Two cases in 1998 and other six in 2001 were reported under the nomenclature of "fibrous cutaneous perineurioma". According to the analysis of published microphotographies, we would have interpreted these cases as PE 27,28. However, we have not included them in the present review considering the divergent opinion of the authors.
Differently from PPM, PE show a very constant morphological pattern, as we can see by analyzing previous publications about the neoplasm. Even though it is always important to consider the differential diagnosis frequently reported for this lesion - among which sclerotic fibroma, dermatofibroma, angiofibroma, tendon sheath fibroma, fibrosing tenosynovial tumor of giant cells, trichodiscoma, neurofibroma, glomus tumor, epithelioid sarcoma and meningioma, none of them is a real consideration in most cases of PE. If a dermatologist is familiar with the morphological aspects of the lesion, the correct diagnosis may be strongly suggested and immunohistochemical and/or ultrastructural studies should be performed for confirmation purposes.
1. Piña-Oviedo S, Ortiz-Hidalgo C. The normal and neoplastic perineurium: a review. Adv Anat Pathol. 2008;15:147-64. [ Links ]
2. Lazarus SS, Trombetta LD. Ultrastructural identification of a benign perineurial cell tumor. Cancer. 1978;41:1823829. [ Links ]
3. Pinkus GS, Kurtin PJ. Epithelial membrane antigen: a diagnostic discriminant in surgical pathology. Immunohistochemical profile in epithelial, mesenchymal, and hematopoietic neoplasms using paraffin sections and monoclonal antibodies. Hum Pathol. 1985; 16:92940. [ Links ]
4. Ariza A, Bilbao JM, Rosai J. Immunohistochemical detection of epithelial membrane antigen in normal perineurial cells and perineurioma. Am J Surg Pathol. 1988;12:67883. [ Links ]
5. Theaker JM, Fletcher CDM. Epithelial membrane antigen expression by the perineurial cell: further studies of peripheral nerve lesions. Histopathology. 1989;14:58192. [ Links ]
6. Hornick JL, Fletcher CD. Soft tissue perineurioma: clinicopathologic analysis of 81 cases including those with atypical histologic features. Am J Surg Pathol. 2005;29:845-58. [ Links ]
8. Emory TS, Scheithauer BW, Hirose T, Wood M, Onofrio BM, Jenkins RB. Intraneural perineurioma a clonal neoplasm associated with abnormalities of chromosome 22. Am J Surg Pathol. 1995;103:696704. [ Links ]
9. Mentzel T, Kutzner H. Reticular and plexiform perineurioma: clinicopathological and immunohistochemical analysis of two cases and review of perineurial neoplasms of skin and soft tissues. Virchows Arch. 2005;447:677-82. [ Links ]
10. Graadt von Roggen JF, McMenamin ME, Belchis DA, Rosenberg AE, Fletcher CDM. Reticular perineurioma a distinctive variant of soft tissue perineurioma. Am J Surg Pathol. 2001;25:48593. [ Links ]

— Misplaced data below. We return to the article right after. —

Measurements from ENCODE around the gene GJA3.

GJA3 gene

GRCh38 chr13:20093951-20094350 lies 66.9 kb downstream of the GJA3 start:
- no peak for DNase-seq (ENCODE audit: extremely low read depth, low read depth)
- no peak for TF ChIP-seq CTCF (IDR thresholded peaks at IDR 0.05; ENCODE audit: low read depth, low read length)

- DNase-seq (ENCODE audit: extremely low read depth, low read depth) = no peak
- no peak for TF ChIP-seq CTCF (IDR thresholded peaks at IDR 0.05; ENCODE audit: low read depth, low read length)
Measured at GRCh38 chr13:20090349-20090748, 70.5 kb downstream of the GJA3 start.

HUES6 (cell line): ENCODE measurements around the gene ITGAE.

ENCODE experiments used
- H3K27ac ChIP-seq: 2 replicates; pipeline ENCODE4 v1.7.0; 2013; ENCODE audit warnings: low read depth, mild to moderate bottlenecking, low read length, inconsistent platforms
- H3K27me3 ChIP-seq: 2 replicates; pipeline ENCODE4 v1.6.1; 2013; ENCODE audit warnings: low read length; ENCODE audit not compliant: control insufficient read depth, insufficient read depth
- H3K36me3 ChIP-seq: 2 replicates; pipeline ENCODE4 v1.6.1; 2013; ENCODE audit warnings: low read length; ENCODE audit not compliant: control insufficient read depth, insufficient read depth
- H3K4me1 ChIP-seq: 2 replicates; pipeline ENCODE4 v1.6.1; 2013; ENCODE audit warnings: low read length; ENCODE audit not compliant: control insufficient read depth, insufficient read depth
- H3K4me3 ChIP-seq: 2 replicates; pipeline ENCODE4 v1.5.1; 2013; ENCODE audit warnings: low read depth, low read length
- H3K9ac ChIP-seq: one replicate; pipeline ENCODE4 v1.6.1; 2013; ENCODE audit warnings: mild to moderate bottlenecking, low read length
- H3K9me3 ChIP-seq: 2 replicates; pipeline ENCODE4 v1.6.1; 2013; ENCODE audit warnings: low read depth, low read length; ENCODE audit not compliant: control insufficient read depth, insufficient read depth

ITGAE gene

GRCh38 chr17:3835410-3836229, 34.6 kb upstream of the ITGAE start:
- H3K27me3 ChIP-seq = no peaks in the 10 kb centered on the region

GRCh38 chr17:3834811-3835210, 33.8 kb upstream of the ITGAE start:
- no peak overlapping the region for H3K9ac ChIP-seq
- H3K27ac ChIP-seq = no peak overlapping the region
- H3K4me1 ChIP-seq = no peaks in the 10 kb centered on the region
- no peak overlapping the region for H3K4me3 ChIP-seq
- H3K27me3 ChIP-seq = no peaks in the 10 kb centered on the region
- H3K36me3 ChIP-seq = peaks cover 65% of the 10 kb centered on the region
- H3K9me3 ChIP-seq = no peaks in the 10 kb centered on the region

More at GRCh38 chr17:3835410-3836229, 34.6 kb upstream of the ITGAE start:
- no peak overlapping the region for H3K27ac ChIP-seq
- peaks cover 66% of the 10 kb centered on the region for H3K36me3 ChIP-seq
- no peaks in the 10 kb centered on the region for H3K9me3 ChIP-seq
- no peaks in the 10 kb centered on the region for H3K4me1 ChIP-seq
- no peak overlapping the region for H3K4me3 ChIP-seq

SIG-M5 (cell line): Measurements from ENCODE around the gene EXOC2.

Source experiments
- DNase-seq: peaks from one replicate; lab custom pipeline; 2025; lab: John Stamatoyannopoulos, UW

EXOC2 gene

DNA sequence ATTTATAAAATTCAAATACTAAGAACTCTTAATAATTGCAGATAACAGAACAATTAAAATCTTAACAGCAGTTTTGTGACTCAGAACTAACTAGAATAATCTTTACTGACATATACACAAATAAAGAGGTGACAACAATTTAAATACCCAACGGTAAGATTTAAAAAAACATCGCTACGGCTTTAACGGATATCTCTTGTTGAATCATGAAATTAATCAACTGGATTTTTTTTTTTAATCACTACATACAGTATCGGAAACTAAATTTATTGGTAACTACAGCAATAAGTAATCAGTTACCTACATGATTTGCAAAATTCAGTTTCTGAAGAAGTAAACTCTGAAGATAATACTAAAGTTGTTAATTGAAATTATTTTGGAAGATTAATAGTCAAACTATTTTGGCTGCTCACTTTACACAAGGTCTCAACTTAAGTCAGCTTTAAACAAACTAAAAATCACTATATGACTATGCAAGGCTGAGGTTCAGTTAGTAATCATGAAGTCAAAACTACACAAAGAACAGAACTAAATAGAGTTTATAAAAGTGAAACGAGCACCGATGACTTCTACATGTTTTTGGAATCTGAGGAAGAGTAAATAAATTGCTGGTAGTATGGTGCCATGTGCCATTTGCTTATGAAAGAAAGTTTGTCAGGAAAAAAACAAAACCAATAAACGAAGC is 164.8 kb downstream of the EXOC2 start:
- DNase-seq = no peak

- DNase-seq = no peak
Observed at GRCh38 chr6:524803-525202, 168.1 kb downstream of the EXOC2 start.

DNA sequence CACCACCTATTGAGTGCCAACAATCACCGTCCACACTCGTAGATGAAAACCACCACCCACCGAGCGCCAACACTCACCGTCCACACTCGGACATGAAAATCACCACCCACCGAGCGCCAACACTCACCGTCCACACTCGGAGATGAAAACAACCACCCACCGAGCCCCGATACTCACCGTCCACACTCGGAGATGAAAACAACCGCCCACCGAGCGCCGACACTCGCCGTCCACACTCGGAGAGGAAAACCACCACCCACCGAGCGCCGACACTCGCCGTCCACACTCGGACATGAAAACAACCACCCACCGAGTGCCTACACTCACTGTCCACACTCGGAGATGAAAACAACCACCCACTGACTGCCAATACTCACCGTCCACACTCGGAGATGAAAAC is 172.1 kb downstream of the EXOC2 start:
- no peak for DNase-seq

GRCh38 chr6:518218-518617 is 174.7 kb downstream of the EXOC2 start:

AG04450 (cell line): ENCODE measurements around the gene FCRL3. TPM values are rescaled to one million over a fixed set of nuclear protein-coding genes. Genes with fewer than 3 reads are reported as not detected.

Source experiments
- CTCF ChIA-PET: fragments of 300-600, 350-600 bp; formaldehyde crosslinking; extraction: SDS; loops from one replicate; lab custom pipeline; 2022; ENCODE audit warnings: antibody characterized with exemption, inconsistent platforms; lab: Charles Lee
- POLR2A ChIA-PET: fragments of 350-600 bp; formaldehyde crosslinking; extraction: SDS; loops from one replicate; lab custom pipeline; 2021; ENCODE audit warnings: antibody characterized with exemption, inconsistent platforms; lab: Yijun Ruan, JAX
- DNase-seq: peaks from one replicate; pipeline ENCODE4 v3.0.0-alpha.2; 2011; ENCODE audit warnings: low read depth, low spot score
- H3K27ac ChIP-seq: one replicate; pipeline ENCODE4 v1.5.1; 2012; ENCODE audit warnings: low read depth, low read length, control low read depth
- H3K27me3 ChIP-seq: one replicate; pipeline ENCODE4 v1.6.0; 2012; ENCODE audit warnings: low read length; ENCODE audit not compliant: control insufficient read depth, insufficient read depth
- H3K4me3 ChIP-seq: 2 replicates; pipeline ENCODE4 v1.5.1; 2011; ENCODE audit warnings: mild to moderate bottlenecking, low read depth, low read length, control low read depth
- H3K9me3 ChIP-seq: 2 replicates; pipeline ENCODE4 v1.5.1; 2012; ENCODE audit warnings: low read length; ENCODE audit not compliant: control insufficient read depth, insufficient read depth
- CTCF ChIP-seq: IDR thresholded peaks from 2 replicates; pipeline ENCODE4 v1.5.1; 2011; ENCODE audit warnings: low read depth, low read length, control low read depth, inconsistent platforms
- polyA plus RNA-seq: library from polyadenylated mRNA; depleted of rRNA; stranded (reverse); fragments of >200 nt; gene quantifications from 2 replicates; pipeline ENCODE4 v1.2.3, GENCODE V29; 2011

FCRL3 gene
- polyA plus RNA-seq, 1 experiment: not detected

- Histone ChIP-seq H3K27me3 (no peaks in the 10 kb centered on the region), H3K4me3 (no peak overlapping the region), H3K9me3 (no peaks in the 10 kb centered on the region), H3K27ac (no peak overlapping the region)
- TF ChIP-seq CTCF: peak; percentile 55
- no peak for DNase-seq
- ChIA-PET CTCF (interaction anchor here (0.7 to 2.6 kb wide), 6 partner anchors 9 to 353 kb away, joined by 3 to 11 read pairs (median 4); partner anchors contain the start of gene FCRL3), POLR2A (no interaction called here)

12. Al-Daraji WI. Granular perineurioma: the first report of a rare distinctive subtype of perineurioma. Am J Dermatopathol. 2008;30:163-8. [ Links ]
13. Fetsch JF, Miettinen M. Sclerosing perineurioma a clinicopathologic study of 19 cases of a distinctive soft tissue lesion with a predilection for the fingers and palms of young adults. Am J Surg Pathol. 1997;21:1433442. [ Links ]
14. Robson AM, Calonje E. Cutaneous perineurioma: a poorly recognized tumour often misdiagnosed as epithelioid histiocytoma. Histopathology. 2000;37:332-9. [ Links ]
15. Burgues O, Monteagudo C, Noguera R, Revert A, MolinaI, Llombart-Bosch A. Cutaneous sclerosing Pacinian-like perineurioma. Histopathology. 2001; 39:498-502. [ Links ]
16. Huang HY, Sung MT. Sclerosing perineuriomas affecting bilateral hands. Br J Dermatol. 2002; 146:129-33. [ Links ]
17. Balarezo FS, Muller RC, Weiss RG, Brown T, Knibbs D, Joshi VV. Soft tissue perineuriomas in children: report of three cases and review of the literature [corrected]. Pediatr Dev Pathol. 2003;6:137-41. [ Links ]
18. Yamaguchi U, Hasegawa T, Hirose T, Fugo K, Mitsuhashi T, Shimizu M et al. Sclerosing perineurioma: a clinico- pathological study of five cases and diagnostic utility of immunohistochemical staining for GLUT1. Virchows Arch. 2003;443:159-63. [ Links ]
19. Canales-Ibarra C, Magariños G, Olsoff-Pagovich P, Ortiz-Hidalgo C. Cutaneous sclerosing perineurioma of the digits: an uncommon soft-tissue neoplasm. Report of two cases with immunohistochemical analysis. J Cutan Pathol. 2003;30:577-81. [ Links ]
20. Lee LH, Bos GD, Marsh WL Jr, Wakely PE Jr. Fineneedle aspiration cytology of sclerosing perineurioma. Ann Diagn Pathol. 2004;8:80-6. [ Links ]
21. Rankine AJ, Filion PR, Platten MA, Spagnolo DV. Perineurioma: a clinicopathological study of eight cases. Pathology. 2004;36:309-15. [ Links ]
22. Brock JE, Perez-Atayde AR, Kozakewich HP, Richkind KE, Fletcher JA, Vargas SO. Cytogenetic aberrations in perineurioma: variation with subtype. Am J Surg Pathol. 2005;29:1164-9. [ Links ]
23. Nakamura T, Kawamura T, Nariya S, Fujiwara M. Cutaneous sclerosing perineurioma of the digit. Int J Dermatol. 2006;45:1086-8. [ Links ]
24. Miyake M, Tateishi U, Maeda T, Arai Y, Seki K, Hasegawa T et al. Sclerosing perineurioma: tumor of the hand with a short T2. Skeletal Radiol. 2006;35:543-6. [ Links ]
25. Macarenco AC, Macarenco RS. Cutaneous lipomatous sclerosing perineurioma. Am J Dermatopathol. 2008; 30:291-4. [ Links ]
26. Rubin AI, Yassaee M, Johnson W, Elenitsas R, Zaladonis J Jr, Seykora JT. Multiple cutaneous sclerosing perineuriomas: an extensive presentation with involvement of the bilateral upper extremities. J Cutan Pathol. 2009;36 Suppl 1:60-5. [ Links ]
27. Smith K, Skelton H. Cutaneous fibrous perineurioma. J Cutan Pathol. 1998;25:333-7. [ Links ]
28. Skelton HG, Williams J, Smith KJ. The clinical and histologic spectrum of cutaneous fibrous perineuriomas. Am J Dermatopathol. 2001;23(3):190-6. [ Links ]
Mailing Address: Conflict of interest: None * Study carried
out at Dermatopathology Laboratory ID Investigação em Dermatologia
S/C Ltda, Rio de Janeiro (RJ), Brazil and at Ackerman Academy of Dermatopathology,
New York (NY), USA.
Thiago Jeunon de Sousa Vargas
Rua Barão de Mesquita, 200 Ap. 901. Tijuca
20540 003 Rio de Janeiro
21 2234 0722
Conflict of interest: None
* Study carried out at Dermatopathology Laboratory ID Investigação em Dermatologia S/C Ltda, Rio de Janeiro (RJ), Brazil and at Ackerman Academy of Dermatopathology, New York (NY), USA.